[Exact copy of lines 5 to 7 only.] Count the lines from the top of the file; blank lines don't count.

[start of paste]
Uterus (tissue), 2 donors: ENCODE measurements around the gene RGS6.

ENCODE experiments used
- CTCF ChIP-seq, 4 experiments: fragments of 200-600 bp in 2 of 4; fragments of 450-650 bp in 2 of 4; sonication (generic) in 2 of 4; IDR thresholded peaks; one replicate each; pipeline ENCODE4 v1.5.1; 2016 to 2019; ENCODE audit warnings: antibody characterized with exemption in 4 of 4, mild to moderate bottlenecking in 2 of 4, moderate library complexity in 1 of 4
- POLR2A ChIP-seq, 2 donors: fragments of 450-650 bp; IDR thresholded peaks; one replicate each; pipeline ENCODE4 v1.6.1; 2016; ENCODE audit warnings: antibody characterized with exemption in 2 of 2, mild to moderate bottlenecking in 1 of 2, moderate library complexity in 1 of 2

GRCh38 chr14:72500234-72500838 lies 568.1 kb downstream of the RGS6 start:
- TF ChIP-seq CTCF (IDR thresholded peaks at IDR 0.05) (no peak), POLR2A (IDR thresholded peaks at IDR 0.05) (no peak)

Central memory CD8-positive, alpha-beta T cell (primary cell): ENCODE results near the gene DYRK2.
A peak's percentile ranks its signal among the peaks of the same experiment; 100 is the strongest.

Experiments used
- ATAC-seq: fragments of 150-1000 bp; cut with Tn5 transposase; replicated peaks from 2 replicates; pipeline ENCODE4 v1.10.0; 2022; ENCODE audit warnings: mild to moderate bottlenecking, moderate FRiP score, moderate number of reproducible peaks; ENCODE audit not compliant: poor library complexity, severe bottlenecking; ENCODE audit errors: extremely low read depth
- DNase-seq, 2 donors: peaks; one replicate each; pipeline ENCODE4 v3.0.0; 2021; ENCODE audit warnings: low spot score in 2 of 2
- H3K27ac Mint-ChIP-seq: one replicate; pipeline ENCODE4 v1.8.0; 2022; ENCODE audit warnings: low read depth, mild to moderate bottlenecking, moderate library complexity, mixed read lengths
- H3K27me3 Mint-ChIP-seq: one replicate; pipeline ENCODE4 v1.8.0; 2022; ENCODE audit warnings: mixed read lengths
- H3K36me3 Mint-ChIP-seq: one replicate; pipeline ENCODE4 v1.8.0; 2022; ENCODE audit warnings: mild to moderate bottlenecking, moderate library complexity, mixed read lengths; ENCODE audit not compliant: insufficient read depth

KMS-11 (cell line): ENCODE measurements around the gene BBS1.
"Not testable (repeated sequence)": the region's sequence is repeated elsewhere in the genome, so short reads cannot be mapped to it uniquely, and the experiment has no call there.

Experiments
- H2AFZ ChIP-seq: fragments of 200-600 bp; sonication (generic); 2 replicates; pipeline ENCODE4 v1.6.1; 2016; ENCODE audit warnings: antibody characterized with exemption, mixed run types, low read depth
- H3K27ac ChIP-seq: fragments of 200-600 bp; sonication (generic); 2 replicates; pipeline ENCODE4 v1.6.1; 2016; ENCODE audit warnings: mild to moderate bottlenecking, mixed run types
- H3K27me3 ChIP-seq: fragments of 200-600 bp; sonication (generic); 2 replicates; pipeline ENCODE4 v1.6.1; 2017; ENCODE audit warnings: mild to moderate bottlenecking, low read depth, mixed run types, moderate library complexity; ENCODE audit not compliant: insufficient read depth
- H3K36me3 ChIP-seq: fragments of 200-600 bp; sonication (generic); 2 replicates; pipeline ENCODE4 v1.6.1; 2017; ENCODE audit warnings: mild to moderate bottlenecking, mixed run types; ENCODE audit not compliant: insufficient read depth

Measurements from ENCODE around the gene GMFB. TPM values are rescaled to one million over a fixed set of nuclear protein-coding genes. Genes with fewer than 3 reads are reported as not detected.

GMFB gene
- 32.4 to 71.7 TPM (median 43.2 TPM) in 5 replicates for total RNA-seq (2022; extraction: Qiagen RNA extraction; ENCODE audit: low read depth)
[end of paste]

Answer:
GRCh38 chr14:72500234-72500838 lies 568.1 kb downstream of the RGS6 start:
- TF ChIP-seq CTCF (IDR thresholded peaks at IDR 0.05) (no peak), POLR2A (IDR thresholded peaks at IDR 0.05) (no peak)

Central memory CD8-positive, alpha-beta T cell (primary cell): ENCODE results near the gene DYRK2.